@marconi wrote:This whole saga is making me impatient. Everything is taking so long. Sometime ago we, believer members of our church, received a letter announcing the arrival of a new priest. I don't often go  to church but, believing that I needed some meditation in order to calm down, I decided  to go to his Mass, yesterday. I was hoping for a good sermon. His sermon was taking so long, that it made me think of Tony Bennet's posts and I left the church...
At least I am in good company.

After receiving sustained opposition in Macedonia on one of his missionary journeys, St. Paul stopped over at Troas, on the north-western coast of modern-day Turkey, where the sheer length of his sermon caused a young man, Eutychus, to be literally bored to death. However, all is well that ends well, and Paul raised him back to life, one of eight resurrections recorded in the Bible:

Acts 20 vv 7-12:

And upon the first day of the week, when the disciples came together to break bread, Paul preached unto them, ready to depart on the morrow; and continued his speech until midnight.
And there were many lights in the upper chamber, where they were gathered together.
And there sat in a window a certain young man named Eutychus, being fallen into a deep sleep: and as Paul was long preaching, he sunk down with sleep, and fell down from the third loft, and was taken up dead.
And Paul went down, and fell on him, and embracing him said, Trouble not yourselves; for his life is in him.
When he therefore was come up again, and had broken bread, and eaten, and talked a long while, even till break of day, so he departed.
And they brought the young man alive, and were not a little comforted.


By the way, if you went to a Mass, you were in the wrong church. As the great Protestant reformers said, the Mass is 'a blasphemous fable and a dangerous deceit'.

The Pope and his men claim that they have the magic power to transform the communion wafer into the actual body of Christ. A hoax, in other words.The Protestant reformers did as the believers at Troas did 2,000 years ago; they simply broke bread as an act of remembrance for their Saviour.

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sint paul

Post by marconi on 19.08.13 8:12

@Tony Bennett wrote:
@marconi wrote:This whole saga is making me impatient. Everything is taking so long. Sometime ago we, believer members of our church, received a letter announcing the arrival of a new priest. I don't often go  to church but, believing that I needed some meditation in order to calm down, I decided  to go to his Mass, yesterday. I was hoping for a good sermon. His sermon was taking so long, that it made me think of Tony Bennet's posts and I left the church.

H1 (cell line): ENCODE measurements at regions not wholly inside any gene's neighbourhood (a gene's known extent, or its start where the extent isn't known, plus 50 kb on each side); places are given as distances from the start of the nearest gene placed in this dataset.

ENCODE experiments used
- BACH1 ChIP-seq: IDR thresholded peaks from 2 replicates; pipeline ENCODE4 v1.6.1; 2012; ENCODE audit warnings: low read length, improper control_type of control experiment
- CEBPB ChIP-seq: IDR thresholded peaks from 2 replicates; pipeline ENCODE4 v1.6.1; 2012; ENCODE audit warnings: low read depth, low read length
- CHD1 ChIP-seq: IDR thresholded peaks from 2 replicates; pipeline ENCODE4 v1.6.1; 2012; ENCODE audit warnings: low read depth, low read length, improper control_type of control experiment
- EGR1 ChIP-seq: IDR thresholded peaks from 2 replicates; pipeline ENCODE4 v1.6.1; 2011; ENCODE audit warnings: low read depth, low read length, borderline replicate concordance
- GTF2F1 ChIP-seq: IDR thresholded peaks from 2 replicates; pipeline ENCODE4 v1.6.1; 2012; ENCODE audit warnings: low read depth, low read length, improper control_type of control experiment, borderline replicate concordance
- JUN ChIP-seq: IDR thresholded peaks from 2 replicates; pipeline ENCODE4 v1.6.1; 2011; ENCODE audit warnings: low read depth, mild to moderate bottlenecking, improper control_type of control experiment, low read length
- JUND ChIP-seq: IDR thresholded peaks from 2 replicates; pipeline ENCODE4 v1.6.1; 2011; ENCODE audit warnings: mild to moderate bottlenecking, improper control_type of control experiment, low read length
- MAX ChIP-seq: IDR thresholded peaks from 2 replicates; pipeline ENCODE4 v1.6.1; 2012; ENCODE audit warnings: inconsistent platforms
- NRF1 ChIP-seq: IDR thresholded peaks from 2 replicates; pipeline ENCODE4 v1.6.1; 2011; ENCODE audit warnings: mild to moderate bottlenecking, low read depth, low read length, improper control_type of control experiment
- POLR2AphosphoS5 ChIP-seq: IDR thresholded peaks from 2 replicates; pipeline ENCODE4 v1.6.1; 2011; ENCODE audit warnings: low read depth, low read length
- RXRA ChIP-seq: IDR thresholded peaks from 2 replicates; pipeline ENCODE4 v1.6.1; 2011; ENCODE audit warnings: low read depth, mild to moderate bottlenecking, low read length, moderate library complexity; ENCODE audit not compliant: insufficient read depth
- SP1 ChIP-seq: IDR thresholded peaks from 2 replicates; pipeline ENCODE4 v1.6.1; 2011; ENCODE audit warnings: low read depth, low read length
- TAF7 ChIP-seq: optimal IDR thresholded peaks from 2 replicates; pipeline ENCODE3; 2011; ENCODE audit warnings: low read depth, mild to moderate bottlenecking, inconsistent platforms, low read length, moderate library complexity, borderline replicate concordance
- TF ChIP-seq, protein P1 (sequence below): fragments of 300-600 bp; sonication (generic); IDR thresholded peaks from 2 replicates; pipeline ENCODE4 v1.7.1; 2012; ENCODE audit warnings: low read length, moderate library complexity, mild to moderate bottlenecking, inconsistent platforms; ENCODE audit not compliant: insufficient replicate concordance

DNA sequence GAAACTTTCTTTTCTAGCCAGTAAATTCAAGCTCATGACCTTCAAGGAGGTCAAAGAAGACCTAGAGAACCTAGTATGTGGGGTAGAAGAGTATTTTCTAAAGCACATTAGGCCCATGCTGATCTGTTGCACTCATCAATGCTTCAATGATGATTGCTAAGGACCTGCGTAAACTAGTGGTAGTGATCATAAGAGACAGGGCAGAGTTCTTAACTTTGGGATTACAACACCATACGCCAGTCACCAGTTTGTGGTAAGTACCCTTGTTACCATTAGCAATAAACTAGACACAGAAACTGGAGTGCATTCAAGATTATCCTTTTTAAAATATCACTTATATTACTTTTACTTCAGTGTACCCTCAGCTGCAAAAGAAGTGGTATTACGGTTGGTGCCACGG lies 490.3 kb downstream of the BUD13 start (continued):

(Acts 20 vv 7-12:

(And upon the first day of the week, when the disciples came together to break bread, Paul preached unto them, ready to depart on the morrow; and continued his speech until midnight.
And there were many lights in the upper chamber, where they were gathered together.)
It is obvious that Sint Paul was a Fidel Castro's ancestral. I must say I learn every day.

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Re: ALISON SAUNDERS - Senior CPS lawyer who went to Portugal in April - and will become the next Director of Public Prosecutions. Her track record examined.

Post by davel on 19.08.13 22:38

@Tony Bennett wrote:
@marconi wrote:This whole saga is making me impatient. Everything is taking so long. Sometime ago we, believer members of our church, received a letter announcing the arrival of a new priest. I don't often go  to church but, believing that I needed some meditation in order to calm down, I decided  to go to his Mass, yesterday. I was hoping for a good sermon. His sermon was taking so long, that it made me think of Tony Bennet's posts and I left the church...
At least I am in good company.

After receiving sustained opposition in Macedonia on one of his missionary journeys, St. Paul stopped over at Troas, on the north-western coast of modern-day Turkey, where the sheer length of his sermon caused a young man, Eutychus, to be literally bored to death. However, all is well that ends well, and Paul raised him back to life, one of eight resurrections recorded in the Bible:

Acts 20 vv 7-12:

And upon the first day of the week, when the disciples came together to break bread, Paul preached unto them, ready to depart on the morrow; and continued his speech until midnight.
And there were many lights in the upper chamber, where they were gathered together.
And there sat in a window a certain young man named Eutychus, being fallen into a deep sleep: and as Paul was long preaching, he sunk down with sleep, and fell down from the third loft, and was taken up dead.
And Paul went down, and fell on him, and embracing him said, Trouble not yourselves; for his life is in him.
When he therefore was come up again, and had broken bread, and eaten, and talked a long while, even till break of day, so he departed.
And they brought the young man alive, and were not a little comforted.